The Borderline - December 2003

Report by Ray - photos by Dave

An altogether different, and in my opinion far more relaxed performance than any I’ve seen before. The Pirates are always excellent but this was extra special – I’ll come to that in a moment.  

Dave bought the tickets as a present to celebrate my half-century ( 50th birthday ) and knowing that, due to rail works, there were no main line trains into London we decided to drive to the Stanmore Underground - only to find, on arrival, that that service was out too. The marshals advised going to Wembley – huh, what a joke.  We got stuck in the Wembley traffic making its way to the Justin Timberlake ? concert. We ended up driving to Stonebridge Park to get a train. The entire trip, normally 45 minutes took just over 2 hours !!     Not a good start.  On top of that we had vowed to stayed sober as we both had family commitments the next day.  

Arriving at the Borderline Dave headed for the bar and I made straight for the Gents, but I didn’t get that far.  There sitting at a table en route was Mick and Frank. Mick spotted me at the same time as I saw him and instantly I got the famous Mick Green “ear to ear” smile and a hand shot out. I shook hands with Mick and Frank and launched into telling them about this new Web site. I asked for their approval to solicit your photos and stories and it was eagerly given. Mick even gave me his personal email address which I voluntarily promise not to abuse. Later I spoke to Bernard, their manager, and retold the facts of this new site and he too was very pleased and supportive. We exchanged telephone numbers so I look forward, hopefully, to some input straight from the horse’s mouth.  I left the guys to a little privacy and joined Dave at the bar.  The support band called  “Night”, including Mick’s son, Lloyd,  on bass, took the stage and went into their set with numbers such as “Real Blood”, “So in Lovers”, “Douse”, “Crystal Superstar”, “Young Believers”, “Firestones” and “Shine Away”.  Although not exactly my personal “cup of tea” musically they were tight and they did have presence.  

Enter the Pirates !!   During the next hour and a half they did 17 numbers and all the favourites were there. Although Bernard pinned up the set list beforehand it made little difference the guys belted out the numbers in any order that took their fancy.  It went like this:“You don’t own me”  *  “I can tell”  *  “Please don’t touch”  *  “Linda Lu”  *  “Tear it up”  * "Drinkin’ wine"  *  then a combination of “walk the dog” and “do the dog” which got re –christened “shag the dog”  *  “I’ll never get over you” ( original style )  *  “Honey Hush”  *  “Peter Gunn”  *  “Gibson, Martin, Fender”  *  “Don’t Munchen it”  *  “Milk Cow Blues”  *  “Lonesome Train”  *  “Shakin’ all over” with audience participation  *  “All in it together” ( The Pirates anthem )  *  “Baby please don’t go”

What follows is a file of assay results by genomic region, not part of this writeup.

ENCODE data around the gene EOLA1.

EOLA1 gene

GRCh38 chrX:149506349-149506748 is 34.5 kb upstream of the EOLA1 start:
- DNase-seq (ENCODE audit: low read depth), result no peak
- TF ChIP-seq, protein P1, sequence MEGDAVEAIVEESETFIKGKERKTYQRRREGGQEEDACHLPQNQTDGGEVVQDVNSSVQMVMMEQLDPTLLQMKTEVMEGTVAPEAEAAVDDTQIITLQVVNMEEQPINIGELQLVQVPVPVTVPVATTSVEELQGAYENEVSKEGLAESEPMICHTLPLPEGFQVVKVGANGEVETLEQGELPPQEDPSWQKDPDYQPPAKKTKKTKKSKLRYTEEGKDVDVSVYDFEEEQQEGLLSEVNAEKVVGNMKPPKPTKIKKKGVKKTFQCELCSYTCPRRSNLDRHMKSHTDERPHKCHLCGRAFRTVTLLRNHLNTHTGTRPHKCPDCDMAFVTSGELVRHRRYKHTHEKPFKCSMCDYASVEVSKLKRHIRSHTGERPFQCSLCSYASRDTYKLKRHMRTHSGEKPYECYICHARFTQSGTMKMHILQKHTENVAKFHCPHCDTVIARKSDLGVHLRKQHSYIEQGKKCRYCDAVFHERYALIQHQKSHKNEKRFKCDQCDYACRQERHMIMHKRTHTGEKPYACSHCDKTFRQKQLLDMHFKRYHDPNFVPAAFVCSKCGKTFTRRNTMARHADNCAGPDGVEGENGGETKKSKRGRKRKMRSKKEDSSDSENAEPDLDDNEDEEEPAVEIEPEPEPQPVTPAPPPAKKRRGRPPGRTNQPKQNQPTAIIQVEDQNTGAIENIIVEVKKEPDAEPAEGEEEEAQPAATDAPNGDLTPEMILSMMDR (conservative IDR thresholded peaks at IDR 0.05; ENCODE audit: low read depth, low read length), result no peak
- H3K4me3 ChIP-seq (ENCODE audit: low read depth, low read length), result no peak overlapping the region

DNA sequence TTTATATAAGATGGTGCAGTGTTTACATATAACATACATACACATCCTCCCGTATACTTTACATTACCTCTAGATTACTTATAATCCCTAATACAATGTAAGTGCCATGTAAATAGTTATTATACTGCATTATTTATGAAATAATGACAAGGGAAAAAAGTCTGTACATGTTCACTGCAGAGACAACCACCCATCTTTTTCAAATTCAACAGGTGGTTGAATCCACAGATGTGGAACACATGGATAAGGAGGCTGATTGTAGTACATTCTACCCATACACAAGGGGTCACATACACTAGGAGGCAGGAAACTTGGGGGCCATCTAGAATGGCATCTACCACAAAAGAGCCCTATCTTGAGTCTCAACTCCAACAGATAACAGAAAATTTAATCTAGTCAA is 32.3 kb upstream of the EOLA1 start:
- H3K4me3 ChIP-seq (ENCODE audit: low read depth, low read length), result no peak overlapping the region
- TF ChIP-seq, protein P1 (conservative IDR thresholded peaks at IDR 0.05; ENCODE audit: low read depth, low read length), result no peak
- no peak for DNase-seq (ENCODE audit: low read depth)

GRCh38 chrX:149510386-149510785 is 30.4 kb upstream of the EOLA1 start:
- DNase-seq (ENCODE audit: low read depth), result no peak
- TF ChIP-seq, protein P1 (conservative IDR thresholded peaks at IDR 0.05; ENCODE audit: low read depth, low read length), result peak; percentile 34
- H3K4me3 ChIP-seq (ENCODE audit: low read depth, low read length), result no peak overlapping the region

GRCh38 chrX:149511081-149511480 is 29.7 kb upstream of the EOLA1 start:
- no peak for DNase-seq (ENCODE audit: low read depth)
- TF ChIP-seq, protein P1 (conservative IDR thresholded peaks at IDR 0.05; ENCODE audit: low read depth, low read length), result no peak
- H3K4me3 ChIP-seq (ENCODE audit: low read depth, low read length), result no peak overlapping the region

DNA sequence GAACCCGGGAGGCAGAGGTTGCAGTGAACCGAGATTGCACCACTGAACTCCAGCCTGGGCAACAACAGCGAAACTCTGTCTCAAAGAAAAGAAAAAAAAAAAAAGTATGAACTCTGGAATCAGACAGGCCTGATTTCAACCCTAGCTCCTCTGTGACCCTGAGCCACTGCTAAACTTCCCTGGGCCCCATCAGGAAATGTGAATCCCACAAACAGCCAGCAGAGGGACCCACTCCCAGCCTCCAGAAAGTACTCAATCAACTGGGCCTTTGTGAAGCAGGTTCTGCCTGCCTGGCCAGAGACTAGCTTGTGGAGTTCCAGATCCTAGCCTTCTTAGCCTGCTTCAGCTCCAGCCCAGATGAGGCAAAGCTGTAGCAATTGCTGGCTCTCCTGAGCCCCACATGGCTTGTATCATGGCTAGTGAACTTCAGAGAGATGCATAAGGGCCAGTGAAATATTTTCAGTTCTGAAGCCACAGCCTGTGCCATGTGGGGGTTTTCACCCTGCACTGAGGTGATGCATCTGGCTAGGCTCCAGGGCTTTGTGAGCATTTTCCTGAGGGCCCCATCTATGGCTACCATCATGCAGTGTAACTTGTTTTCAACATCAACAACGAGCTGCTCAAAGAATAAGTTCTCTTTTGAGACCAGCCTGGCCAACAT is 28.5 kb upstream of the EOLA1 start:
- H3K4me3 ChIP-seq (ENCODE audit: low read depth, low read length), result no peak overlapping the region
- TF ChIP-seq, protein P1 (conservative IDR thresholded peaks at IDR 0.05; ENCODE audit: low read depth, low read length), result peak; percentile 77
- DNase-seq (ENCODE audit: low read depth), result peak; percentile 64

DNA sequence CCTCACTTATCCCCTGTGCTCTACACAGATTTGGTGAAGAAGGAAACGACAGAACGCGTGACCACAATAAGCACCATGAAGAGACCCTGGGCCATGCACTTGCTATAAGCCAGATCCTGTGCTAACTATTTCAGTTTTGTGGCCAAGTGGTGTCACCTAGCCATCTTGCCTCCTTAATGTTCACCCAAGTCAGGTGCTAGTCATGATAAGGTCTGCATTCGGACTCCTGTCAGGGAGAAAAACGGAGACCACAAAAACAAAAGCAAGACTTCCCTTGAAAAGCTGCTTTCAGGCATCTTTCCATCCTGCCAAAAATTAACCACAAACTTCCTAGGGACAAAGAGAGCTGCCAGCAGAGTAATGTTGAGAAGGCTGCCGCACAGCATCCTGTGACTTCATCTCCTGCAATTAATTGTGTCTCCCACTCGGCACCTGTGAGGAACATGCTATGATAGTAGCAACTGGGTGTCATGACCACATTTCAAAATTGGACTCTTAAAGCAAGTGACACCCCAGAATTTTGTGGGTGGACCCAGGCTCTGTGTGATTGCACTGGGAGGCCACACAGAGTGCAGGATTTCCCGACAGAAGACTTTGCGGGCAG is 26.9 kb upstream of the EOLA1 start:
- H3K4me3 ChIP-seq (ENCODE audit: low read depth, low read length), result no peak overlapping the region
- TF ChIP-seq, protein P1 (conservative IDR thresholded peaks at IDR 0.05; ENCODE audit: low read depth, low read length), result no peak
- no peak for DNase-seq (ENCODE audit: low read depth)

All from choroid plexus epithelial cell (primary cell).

I said at the top of this report that I felt it was a far more relaxed performance than I’d seen before and so it was. The pace was deliberately slower with the guys taking time between each number to interact with the audience  - I’m sure Frank appreciated the breather as it was hot and airless down there.  They told fascinating little anecdotes and bantered with the crowd. I got my share of “stick” when Johnny asked if anyone had been at the Ace café gig:
Johnny :  I recognise you [me] –  eight foot high and five feet across”
Mick:  “don’t argue with him – if he says it’s Thursday … it’s f........ Thursday”
Johnny: “ do you know where he sleeps ?
Mick: “ anywhere he .f........ well likes”
Mick: “you didn’t know we’d turned into Morecambe and Wise ?”  
Yeah, the language was a little rife at times and I overheard a couple of ladies comment so - but, hey - that's rock'n'roll. One of  the little anecdotes concerned “I’ll never get over you” which Mick recounted was written by Gordon Mills who just happened to be “ very brassic” ( short of money) at the time. The hit was so successful that Gordon Mills used the money to back Tom Jones’ career. Mick noted that we had The Pirates to blame for Tom Jones !! Another concerned a disastrous journey they made to Munchen many years ago which led to the writing of "Don't Munchen it" .

I always get the impression that they guys are genuinely surprised at their popularity. Mick said as much when he thanked the crowd for always turning up at their gigs. They shouldn't be surprised - its their genuine approach and professional performance which make them this country's finest. It's great to watch them together - there's almost a a telepathy between them in that each one always knows precisely what the others will do.

It was an excellent evening – I achieved all I set out to do: 1) stay sober  2) gain the bands approval for the website, 3) give out 150 handouts advertising this site and 4) sing my head off all night long and suffer a sore throat all the next day. ( mind you – I did get blisters from all that air-guitar )